Doctors play a central role in health systems. There are concerns in many OECD countries about current or future shortages of doctors, in particular of general practitioners and doctors practising in rural regions or deprived urban areas.

Projecting the future supply and demand of doctors is difficult because of high levels of uncertainties regarding their retirement patterns, migration patterns on the supply side, and changing health needs of ageing populations and health spending growth on the demand side.


Practising physicians are defined as the number of doctors providing care for patients. Generalists include doctors assuming responsibility for the provision of continuing care to individuals and families, as well as other generalist/non-specialist practitioners. Specialists include paediatricians, obstetricians/gynaecologists, psychiatrists, medical specialists and surgical specialists. Medical doctors not further defined include interns/residents if they are not reported in the field in which they are training, and doctors not elsewhere classified. The numbers are based on head counts.


In several countries (Canada, France, Greece, Iceland, the Netherlands, the Slovak Republic and Turkey), the data include not only physicians providing direct care to patients, but also those working in the health sector as managers, educators, researchers, etc. This can add another 5-10% of doctors. Data for Chile and Portugal refer to all physicians licensed to practice (resulting in a large overestimation of the number of practising doctors in Portugal, of around 30%). Data for Spain include dentists up to 2010, while data for Belgium include stomatologists. Data for India are likely over-estimated as they are based on medical registers that are not regularly updated to account for migration, death, retirement, and people registered in multiple states.

Not all countries are able to report all their physicians in the two broad categories of specialists and generalists because of missing information.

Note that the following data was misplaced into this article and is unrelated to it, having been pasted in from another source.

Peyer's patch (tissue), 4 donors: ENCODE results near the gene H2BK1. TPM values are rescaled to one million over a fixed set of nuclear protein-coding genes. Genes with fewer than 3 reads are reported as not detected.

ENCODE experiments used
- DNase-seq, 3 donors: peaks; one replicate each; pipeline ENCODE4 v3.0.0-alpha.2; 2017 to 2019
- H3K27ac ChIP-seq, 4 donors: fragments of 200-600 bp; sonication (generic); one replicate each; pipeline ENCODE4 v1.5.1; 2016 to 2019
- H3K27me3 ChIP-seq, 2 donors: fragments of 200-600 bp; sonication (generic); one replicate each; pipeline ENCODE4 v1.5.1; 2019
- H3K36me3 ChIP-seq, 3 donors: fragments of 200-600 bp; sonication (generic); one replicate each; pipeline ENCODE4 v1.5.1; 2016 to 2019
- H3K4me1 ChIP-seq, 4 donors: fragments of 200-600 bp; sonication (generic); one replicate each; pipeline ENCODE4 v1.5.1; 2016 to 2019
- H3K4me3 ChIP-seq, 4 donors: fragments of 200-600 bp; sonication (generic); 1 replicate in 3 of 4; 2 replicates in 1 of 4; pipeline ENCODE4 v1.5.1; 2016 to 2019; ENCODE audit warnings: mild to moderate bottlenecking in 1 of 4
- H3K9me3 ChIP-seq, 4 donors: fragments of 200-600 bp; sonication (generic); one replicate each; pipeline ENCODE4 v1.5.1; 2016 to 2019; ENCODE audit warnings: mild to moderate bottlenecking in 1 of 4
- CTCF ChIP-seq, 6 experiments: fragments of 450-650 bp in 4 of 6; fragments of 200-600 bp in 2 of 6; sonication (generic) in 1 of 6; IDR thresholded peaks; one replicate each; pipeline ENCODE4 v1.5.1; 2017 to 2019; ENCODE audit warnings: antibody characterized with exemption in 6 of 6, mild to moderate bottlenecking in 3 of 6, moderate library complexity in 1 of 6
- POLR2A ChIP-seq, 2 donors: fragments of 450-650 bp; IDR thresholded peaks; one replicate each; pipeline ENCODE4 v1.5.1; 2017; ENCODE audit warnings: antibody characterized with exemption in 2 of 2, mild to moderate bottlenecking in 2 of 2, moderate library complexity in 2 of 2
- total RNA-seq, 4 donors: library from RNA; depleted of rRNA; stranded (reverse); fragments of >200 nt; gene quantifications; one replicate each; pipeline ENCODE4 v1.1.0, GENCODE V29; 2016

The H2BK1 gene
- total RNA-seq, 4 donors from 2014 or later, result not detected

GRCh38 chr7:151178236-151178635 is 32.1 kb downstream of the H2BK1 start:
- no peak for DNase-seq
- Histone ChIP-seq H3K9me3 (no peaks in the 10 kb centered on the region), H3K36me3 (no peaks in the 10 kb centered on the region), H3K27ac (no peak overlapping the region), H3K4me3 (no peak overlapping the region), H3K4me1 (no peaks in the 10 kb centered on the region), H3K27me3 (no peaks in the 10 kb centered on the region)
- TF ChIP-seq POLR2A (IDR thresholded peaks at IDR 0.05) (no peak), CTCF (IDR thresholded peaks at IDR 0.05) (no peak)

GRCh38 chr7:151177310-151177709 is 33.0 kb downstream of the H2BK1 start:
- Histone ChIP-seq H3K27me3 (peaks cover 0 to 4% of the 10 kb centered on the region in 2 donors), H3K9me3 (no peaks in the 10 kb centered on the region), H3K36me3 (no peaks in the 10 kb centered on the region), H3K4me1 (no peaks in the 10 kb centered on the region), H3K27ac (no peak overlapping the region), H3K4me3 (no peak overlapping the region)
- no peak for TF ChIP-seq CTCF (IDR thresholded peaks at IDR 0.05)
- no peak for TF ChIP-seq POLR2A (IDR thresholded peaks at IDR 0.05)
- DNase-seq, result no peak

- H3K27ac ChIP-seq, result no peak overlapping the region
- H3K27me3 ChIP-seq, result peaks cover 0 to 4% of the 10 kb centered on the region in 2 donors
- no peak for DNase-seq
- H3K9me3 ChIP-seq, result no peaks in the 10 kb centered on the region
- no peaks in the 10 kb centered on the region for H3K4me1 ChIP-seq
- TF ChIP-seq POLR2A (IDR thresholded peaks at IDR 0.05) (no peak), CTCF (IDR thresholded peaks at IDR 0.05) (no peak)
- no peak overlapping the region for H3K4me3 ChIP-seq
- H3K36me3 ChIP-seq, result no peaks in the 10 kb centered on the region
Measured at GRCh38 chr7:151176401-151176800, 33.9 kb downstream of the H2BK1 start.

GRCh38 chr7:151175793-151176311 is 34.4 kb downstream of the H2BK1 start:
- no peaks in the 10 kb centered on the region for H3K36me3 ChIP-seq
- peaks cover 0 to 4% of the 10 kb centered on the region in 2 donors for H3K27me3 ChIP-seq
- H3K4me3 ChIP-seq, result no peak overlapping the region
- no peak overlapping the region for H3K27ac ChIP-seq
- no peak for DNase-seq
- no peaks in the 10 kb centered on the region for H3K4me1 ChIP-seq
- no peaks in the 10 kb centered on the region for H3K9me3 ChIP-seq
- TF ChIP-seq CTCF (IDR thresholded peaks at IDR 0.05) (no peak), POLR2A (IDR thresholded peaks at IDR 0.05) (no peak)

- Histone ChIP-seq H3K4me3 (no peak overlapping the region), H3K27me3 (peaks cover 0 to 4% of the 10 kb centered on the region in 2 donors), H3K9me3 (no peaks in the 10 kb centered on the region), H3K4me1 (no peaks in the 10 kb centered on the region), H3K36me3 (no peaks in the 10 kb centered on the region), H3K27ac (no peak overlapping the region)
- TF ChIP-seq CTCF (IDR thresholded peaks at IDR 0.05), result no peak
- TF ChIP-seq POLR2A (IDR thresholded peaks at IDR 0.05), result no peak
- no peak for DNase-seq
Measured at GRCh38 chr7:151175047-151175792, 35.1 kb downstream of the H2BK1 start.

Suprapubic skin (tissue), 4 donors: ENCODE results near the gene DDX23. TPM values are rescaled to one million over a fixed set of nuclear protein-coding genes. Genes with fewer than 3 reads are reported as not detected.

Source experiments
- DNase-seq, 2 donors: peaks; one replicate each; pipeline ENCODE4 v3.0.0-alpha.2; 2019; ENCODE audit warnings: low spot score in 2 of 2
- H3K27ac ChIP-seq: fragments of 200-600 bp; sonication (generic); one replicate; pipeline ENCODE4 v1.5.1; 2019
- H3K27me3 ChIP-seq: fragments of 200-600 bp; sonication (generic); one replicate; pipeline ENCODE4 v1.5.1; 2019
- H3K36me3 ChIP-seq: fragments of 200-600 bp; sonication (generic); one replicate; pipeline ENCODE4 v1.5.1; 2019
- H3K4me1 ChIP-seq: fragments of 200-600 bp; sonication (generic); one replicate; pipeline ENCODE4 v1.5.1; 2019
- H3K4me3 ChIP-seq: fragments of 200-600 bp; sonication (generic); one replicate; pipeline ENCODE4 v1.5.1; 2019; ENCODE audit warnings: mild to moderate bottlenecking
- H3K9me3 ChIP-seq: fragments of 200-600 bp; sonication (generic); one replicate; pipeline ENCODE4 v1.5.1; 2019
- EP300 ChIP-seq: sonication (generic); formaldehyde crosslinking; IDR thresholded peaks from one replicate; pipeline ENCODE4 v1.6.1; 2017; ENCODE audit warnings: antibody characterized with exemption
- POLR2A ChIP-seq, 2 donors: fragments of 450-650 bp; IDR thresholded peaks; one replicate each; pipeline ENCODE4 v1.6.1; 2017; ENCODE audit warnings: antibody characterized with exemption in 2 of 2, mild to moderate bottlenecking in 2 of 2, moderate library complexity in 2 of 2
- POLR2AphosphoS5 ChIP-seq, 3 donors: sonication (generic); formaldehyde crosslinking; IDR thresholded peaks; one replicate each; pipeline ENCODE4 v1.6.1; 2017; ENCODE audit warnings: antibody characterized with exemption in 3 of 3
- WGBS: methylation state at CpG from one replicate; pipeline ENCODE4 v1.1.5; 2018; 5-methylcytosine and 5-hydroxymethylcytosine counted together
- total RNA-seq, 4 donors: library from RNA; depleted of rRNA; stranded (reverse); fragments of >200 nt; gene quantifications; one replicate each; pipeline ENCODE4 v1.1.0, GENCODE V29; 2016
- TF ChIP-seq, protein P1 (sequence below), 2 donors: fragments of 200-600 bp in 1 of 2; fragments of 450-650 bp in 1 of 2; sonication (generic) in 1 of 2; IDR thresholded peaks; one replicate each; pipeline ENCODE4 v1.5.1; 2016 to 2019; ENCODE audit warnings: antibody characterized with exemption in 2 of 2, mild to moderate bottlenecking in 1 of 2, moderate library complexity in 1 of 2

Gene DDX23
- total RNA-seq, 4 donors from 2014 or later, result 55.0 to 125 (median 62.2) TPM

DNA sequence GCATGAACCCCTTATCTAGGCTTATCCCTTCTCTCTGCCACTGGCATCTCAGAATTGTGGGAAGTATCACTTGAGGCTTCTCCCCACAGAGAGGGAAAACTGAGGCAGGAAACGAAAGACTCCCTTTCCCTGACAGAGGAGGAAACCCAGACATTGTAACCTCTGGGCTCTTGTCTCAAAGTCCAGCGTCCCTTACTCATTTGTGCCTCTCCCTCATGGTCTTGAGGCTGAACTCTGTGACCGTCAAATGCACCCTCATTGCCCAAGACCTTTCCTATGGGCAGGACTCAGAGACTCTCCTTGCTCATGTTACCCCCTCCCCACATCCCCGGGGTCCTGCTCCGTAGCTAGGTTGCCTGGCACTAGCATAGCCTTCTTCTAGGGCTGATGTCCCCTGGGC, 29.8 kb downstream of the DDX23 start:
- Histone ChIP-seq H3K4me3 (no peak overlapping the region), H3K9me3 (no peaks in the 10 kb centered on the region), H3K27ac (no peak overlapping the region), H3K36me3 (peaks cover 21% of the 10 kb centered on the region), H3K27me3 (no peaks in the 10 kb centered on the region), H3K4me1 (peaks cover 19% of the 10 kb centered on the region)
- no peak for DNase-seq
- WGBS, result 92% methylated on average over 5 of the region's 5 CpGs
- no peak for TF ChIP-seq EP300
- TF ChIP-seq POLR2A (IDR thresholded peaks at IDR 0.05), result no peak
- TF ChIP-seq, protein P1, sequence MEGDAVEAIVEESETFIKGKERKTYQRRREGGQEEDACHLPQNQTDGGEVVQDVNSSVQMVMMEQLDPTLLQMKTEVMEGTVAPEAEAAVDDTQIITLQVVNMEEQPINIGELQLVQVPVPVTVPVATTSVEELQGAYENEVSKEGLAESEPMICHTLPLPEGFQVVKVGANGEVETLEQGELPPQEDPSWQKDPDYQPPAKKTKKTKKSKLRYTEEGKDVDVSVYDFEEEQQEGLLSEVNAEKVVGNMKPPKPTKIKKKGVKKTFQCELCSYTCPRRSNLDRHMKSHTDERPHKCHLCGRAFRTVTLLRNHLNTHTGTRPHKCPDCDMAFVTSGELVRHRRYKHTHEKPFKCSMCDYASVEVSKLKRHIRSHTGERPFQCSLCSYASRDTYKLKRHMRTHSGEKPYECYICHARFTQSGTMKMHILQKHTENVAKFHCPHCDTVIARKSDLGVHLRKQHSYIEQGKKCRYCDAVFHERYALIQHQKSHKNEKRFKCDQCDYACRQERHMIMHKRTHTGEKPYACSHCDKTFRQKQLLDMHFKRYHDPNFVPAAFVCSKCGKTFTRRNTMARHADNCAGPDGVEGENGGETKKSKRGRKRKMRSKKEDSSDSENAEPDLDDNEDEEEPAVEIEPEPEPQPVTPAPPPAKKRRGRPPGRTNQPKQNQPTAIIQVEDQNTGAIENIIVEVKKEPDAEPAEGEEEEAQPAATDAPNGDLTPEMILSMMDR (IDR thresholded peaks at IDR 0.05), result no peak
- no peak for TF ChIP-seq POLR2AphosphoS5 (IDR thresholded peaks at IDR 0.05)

Between 2000 and 2014, the number of physicians has grown in most OECD countries, both in absolute number and on a per capita basis. The growth rate was particularly rapid in countries which started with lower levels in 2000 (Turkey, Korea and Mexico), but also in countries which already had a large number such as Greece and Austria. In Greece, the number of doctors per capita increased strongly between 2000 and 2008, but has stabilised since then. The number of doctors has also increased strongly in Australia and the United Kingdom, driven mainly by a strong rise in the number of graduates from domestic medical education programmes. On the other hand, the number of physicians per capita remained fairly stable since 2000 in Estonia, France, Israel and the Slovak Republic.

In nearly all countries, the balance between generalist and specialist doctors has changed over the past few decades, with the number of specialists increasing much more rapidly. As a result, there were more than two specialists for every generalist in 2013, on average across OECD countries. In many countries, specialists earn more and have seen their earnings grow faster than generalists. This creates a financial incentive for doctors to specialise, although other factors such as working conditions and professional prestige also influence choices.

Nearly all OECD countries exercise some control over medical school intakes, often by limiting the number of training places, for example in the form of a numerus clausus. Ireland and Denmark had the highest number of medical graduates per 100 000 population in 2014. Graduation rates were the lowest in Israel, Japan and Turkey. In most OECD countries, the number of new medical graduates has gone up since 2000.


Further information

Analytical publications

  • Ono, T., G. Lafortune and M. Schoenstein (2013), “Health Workforce Planning in OECD Countries: A Review of 26 Projection Models from 18 Countries”OECD Health Working Papers, No. 62, OECD Publishing.

  • OECD (2008), “The Looming Crisis in the Health Workforce: How can OECD Countries Respond?”, OECD Health Policy Studies, OECD Publishing.

Statistical publications


Practising physicians
Per 1 000 inhabitants

Categories of physicians
As a percentage of total physicians, 2013 or latest available year

Medical graduates
Per 100 000 inhabitants